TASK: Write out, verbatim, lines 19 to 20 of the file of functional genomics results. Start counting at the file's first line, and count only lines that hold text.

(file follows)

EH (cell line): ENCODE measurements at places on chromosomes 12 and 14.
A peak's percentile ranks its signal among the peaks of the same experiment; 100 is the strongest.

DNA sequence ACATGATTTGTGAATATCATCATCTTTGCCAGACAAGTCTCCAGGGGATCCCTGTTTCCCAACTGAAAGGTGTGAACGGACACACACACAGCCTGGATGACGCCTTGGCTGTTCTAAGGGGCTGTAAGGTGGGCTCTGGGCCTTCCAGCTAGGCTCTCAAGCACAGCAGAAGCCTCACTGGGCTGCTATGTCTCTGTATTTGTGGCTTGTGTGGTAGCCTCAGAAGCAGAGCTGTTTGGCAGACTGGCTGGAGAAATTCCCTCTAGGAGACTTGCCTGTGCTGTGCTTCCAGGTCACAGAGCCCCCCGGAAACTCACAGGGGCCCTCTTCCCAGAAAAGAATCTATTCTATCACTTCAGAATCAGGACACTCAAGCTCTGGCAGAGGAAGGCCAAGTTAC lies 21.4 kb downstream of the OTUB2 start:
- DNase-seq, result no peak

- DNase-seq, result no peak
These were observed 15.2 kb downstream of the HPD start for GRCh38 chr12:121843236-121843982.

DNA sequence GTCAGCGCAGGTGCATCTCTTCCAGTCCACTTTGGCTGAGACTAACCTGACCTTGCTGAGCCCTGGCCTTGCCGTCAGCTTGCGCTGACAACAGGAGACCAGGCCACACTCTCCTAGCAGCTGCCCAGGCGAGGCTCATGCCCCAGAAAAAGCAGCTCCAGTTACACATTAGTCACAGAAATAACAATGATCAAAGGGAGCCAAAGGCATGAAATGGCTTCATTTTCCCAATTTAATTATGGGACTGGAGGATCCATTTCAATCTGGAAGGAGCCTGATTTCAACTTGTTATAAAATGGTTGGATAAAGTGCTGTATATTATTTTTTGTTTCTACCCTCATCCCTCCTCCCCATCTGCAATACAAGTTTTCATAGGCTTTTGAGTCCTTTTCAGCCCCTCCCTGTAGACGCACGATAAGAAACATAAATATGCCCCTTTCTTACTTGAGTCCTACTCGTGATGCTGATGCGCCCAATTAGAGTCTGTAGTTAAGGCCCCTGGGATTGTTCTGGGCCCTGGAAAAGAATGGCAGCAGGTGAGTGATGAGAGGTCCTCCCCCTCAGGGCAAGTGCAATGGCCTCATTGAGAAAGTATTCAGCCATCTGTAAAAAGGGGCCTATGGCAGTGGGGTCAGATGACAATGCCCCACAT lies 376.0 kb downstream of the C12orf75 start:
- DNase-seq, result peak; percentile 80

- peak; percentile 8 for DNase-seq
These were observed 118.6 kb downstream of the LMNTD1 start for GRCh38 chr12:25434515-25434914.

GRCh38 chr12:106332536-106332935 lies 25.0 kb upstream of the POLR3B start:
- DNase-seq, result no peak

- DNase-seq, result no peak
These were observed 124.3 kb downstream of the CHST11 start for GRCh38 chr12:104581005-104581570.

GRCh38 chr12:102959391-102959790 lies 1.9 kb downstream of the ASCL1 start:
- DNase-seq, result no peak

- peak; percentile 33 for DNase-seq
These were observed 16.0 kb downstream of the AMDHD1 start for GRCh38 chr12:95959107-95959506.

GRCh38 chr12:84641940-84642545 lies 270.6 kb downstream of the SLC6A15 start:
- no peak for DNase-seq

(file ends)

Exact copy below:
GRCh38 chr12:84641940-84642545 lies 270.6 kb downstream of the SLC6A15 start:
- no peak for DNase-seq